The resistance of nickel chromium wire 74 is relatively high and therefore conductor 74 functions as a dropping resistor to reduce the voltage level delivered from the 12 volt source of DC voltage to the 2.4 voltage level required to power the flashlight bulb. The total length of conductor 74 is 12 feet and its resistance rating is 0.74 ohms per foot. By forming one of the conductors of adaptor 70 from a nickel chromium wire, the applied voltage is reduced to its desired level without significantly increasing the cost of the flashlight nor generating a significant level of undesired heat. In the preferred embodiment nickel chromium wire 74 is manufactured by Hoskins Manufacturing Company and sold under the trademark "Chromel A."
While a preferred embodiment of the present invention has been described and illustrated, the invention should not be limited thereto but may be otherwise embodied within the scope of the following claims.
|Cited Patent||Filing date||Publication date||Applicant||Title|
|US599543 *||Jun 19, 1897||Feb 22, 1898||Support for incandescent electric lights|
|US642648 *||Apr 27, 1899||Feb 6, 1900||George W Van Duzer||Electric-lighting device.|
|US1108350 *||Dec 2, 1913||Aug 25, 1914||Fritz Faerber||Electric conductor.|
|US1232824 *||May 3, 1916||Jul 10, 1917||Joseph L Mayhew||Portable flash-light.|
|US1279803 *||Sep 29, 1917||Sep 24, 1918||George F Watson||Light-support.|
|US1596152 *||Nov 29, 1924||Aug 17, 1926||Aladdin Cinema Company Ltd||Electrical conductor|
|US1692394 *||Oct 29, 1925||Nov 20, 1928||Sundh August||Flash light|
|US2427890 *||Sep 7, 1945||Sep 23, 1947||White Sanford E||Portable flashlight|
|US2467954 *||Feb 23, 1946||Apr 19, 1949||Rodger F Becker||Flashlight|
|US2533494 *||Feb 18, 1949||Dec 12, 1950||Jr Iverson O Mitchell||Adjustable article support|
|US2581129 *||Jun 14, 1947||Jan 1, 1952||Henry Hyman||Portable electric flashlight with retractable mount for auxiliary lamps|
|US2648762 *||Dec 16, 1950||Aug 11, 1953||Dunkelberger Milton S||Combined housing and flexible flashlight support|
|US2705279 *||Mar 21, 1951||Mar 29, 1955||Frederick J Berlinger||Portable self-contained flashlight and switch device therefor|
|US3103723 *||Aug 22, 1960||Sep 17, 1963||Aero Motive Mfg Company||Inspection device|
|US3111277 *||Jan 31, 1961||Nov 19, 1963||Henry Hyman||Portable electric flashlight|
|US3393311 *||Sep 9, 1965||Jul 16, 1968||Frank L. Dahl||Adjustable trouble lamp means|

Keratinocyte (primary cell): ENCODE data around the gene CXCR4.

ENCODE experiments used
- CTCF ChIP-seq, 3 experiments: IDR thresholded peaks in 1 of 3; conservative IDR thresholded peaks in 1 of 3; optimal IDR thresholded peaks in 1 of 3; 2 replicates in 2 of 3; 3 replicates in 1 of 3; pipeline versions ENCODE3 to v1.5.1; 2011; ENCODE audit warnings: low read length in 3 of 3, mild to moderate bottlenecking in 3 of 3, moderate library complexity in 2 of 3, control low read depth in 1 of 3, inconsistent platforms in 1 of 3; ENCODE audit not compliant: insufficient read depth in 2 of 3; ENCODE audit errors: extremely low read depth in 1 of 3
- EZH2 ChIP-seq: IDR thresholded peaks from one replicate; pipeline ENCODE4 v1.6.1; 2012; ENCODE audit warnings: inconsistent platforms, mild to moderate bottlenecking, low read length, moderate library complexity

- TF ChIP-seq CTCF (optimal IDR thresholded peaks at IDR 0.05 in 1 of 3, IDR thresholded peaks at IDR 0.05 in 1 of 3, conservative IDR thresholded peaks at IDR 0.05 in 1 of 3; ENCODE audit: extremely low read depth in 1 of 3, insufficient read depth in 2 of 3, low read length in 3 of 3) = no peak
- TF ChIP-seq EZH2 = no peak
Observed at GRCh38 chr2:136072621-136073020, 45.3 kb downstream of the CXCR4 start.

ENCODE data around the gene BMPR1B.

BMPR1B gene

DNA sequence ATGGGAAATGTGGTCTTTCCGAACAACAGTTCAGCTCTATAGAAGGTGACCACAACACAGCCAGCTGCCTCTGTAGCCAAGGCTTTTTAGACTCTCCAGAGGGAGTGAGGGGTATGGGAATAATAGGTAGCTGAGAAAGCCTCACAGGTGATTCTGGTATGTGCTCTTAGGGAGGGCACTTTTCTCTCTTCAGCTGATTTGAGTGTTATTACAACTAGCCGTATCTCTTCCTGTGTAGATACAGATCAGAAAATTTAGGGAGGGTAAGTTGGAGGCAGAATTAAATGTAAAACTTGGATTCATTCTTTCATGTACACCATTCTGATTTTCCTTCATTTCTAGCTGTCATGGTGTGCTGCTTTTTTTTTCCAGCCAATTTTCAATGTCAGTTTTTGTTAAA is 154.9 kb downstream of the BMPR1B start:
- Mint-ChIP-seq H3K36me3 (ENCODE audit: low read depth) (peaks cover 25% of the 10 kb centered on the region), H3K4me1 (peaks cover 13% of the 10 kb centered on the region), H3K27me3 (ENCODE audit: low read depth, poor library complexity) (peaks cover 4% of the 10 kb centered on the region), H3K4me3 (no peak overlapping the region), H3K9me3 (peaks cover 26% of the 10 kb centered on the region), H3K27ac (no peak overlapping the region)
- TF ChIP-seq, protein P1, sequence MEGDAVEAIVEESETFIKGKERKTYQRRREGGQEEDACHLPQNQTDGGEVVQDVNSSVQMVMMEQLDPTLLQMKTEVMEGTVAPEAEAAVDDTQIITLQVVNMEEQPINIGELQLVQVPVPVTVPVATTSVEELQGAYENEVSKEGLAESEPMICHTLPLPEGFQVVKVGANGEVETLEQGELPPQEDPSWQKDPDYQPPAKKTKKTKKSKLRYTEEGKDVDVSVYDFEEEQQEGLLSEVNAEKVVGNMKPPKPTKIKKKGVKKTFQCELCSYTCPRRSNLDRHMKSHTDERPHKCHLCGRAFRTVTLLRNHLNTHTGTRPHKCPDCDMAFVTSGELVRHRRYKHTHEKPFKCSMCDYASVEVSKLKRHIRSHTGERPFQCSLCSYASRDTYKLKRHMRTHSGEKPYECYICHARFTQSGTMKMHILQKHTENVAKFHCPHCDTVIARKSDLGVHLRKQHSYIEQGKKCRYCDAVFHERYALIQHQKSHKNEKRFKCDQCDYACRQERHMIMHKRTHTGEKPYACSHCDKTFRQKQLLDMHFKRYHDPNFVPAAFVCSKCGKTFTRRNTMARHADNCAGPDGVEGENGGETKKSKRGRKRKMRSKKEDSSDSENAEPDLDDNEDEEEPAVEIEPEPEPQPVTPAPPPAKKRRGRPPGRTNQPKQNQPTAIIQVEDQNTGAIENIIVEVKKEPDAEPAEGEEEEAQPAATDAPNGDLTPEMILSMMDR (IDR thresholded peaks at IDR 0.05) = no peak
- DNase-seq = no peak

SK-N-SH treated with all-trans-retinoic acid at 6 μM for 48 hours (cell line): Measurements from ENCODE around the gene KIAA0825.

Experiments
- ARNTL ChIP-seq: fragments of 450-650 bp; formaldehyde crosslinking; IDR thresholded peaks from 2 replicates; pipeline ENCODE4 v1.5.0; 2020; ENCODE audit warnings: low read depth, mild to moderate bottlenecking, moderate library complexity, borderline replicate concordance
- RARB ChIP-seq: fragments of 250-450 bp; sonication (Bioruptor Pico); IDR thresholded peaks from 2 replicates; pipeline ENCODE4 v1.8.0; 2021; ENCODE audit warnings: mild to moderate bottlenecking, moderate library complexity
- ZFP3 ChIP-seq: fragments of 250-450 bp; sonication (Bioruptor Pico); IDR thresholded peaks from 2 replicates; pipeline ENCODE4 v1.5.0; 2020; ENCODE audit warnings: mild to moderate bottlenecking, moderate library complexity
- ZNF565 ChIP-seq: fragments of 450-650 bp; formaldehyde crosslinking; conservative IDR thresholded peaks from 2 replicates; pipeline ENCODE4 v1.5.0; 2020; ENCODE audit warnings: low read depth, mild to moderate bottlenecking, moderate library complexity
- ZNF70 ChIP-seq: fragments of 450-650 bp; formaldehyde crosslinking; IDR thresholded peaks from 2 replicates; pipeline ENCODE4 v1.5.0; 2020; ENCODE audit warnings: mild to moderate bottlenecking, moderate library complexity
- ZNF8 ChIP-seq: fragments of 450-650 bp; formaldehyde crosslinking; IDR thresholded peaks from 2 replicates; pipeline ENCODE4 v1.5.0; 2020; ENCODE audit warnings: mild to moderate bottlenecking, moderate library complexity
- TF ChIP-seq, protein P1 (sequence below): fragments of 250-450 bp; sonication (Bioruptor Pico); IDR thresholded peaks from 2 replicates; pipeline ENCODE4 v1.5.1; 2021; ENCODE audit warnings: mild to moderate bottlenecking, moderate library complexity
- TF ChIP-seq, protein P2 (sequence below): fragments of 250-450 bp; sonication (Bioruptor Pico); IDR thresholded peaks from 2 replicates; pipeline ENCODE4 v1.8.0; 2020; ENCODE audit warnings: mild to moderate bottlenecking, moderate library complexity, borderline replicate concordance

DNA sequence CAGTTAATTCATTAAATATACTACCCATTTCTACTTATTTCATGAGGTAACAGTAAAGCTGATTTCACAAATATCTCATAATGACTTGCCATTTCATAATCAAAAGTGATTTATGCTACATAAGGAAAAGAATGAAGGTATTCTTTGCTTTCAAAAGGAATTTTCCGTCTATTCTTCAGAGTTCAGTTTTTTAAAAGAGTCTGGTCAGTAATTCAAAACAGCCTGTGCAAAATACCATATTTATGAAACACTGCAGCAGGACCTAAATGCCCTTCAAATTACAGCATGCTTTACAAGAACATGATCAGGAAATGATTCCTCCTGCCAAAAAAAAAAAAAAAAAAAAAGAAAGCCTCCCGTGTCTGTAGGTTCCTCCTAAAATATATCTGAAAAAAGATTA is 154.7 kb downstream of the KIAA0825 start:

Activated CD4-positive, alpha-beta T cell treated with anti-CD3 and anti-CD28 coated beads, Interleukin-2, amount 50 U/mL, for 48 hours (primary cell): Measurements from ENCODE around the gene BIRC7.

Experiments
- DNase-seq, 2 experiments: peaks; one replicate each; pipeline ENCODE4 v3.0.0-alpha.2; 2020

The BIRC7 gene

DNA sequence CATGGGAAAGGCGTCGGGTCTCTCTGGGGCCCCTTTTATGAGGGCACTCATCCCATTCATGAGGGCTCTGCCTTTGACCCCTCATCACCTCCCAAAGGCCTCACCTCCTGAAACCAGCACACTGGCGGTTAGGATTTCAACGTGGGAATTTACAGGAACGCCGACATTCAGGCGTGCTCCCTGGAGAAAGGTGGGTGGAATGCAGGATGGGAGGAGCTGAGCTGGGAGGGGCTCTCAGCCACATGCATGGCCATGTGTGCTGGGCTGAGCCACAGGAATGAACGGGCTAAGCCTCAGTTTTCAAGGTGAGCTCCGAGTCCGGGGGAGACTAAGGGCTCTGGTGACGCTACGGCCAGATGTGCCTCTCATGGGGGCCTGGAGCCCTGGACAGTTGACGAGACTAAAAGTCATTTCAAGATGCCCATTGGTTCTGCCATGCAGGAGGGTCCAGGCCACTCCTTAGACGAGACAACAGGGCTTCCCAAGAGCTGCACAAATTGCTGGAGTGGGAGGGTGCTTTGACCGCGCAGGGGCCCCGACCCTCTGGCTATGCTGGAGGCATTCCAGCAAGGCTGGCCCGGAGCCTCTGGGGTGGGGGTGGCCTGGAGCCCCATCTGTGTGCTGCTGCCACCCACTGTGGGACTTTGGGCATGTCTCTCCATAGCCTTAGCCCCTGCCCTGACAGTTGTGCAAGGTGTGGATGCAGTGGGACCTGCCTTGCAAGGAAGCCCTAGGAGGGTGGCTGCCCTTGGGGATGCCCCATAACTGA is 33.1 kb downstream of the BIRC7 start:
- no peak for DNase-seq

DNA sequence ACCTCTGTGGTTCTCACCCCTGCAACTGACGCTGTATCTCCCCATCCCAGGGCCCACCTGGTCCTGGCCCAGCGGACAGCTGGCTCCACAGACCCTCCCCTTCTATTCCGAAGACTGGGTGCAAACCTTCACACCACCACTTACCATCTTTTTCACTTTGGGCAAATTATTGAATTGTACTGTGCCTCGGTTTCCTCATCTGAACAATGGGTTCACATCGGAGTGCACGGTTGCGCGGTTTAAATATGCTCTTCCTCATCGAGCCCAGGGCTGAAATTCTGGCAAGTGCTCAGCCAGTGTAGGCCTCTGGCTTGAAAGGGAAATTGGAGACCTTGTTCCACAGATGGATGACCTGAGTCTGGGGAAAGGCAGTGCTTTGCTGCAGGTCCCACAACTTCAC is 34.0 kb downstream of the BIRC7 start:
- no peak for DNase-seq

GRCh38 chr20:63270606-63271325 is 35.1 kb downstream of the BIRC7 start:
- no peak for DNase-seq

|US3393312 *||Jul 18, 1966||Jul 16, 1968||Frank L. Dahl||Adjustable flashlight|
|US3479499 *||Jun 28, 1968||Nov 18, 1969||Frank L Dahl||Positionally adjustable trouble lamp means|
|US3546961 *||Dec 22, 1967||Dec 15, 1970||Gen Electric||Variable flexibility tether|
|US3584822 *||Feb 6, 1969||Jun 15, 1971||John A Oram||Flexible columns|
|US3731084 *||Mar 20, 1972||May 1, 1973||Portable flashlight|
|US3852587 *||Nov 5, 1973||Dec 3, 1974||C Koehler||Combination head and case mounted light|
|US3961175 *||Jan 23, 1975||Jun 1, 1976||Matsushita Electric Industrial Co., Ltd.||Portable battery operated electric light|
|US3962678 *||Jun 10, 1974||Jun 8, 1976||Yamagiwa Electric Co. Ltd.||Lighting apparatus|
|US4023757 *||Mar 5, 1976||May 17, 1977||Allard Charles D||Patient controls holder|
|US4117535 *||Jun 18, 1976||Sep 26, 1978||John Ruy Holt||Light fittings|
|US4241371 *||Mar 19, 1979||Dec 23, 1980||Truck-Lite Company, Inc.||Single filament, dual function, vehicle signal lamp|
|US4305560 *||Aug 31, 1979||Dec 15, 1981||Shigeru Ban||Adjustable light support|
|US4410835 *||Apr 1, 1981||Oct 18, 1983||Zabroski Stanley E||Utility emergency lamp and solid state switching and battery charging circuit therefor|
|US4437144 *||Jul 12, 1982||Mar 13, 1984||Siemens Aktiengesellschaft||Height-adjustable support arm with a parallelogram linkage|
|US4463283 *||Mar 26, 1982||Jul 31, 1984||Streamlight, Inc.||Rechargeable lamp assembly, mounting unit, and circuit therefor|
|US4495550 *||Apr 24, 1984||Jan 22, 1985||Joseph Visciano||Flexible flashlight|
|US4533982 *||Oct 22, 1984||Aug 6, 1985||Kozar John J||Flashlight with swivelling head|
|US4733337 *||Aug 15, 1986||Mar 22, 1988||Lite Tek International Corp.||Miniature flashlight|
|US4839599 *||Jul 22, 1988||Jun 13, 1989||Fischer Montie R||Multipiece cable testing device which functions as flashlight, continuity checker, and cable identifier|
|US4853965 *||Feb 5, 1988||Aug 1, 1989||The Quaker Oats Company||Flexible joint mechanism|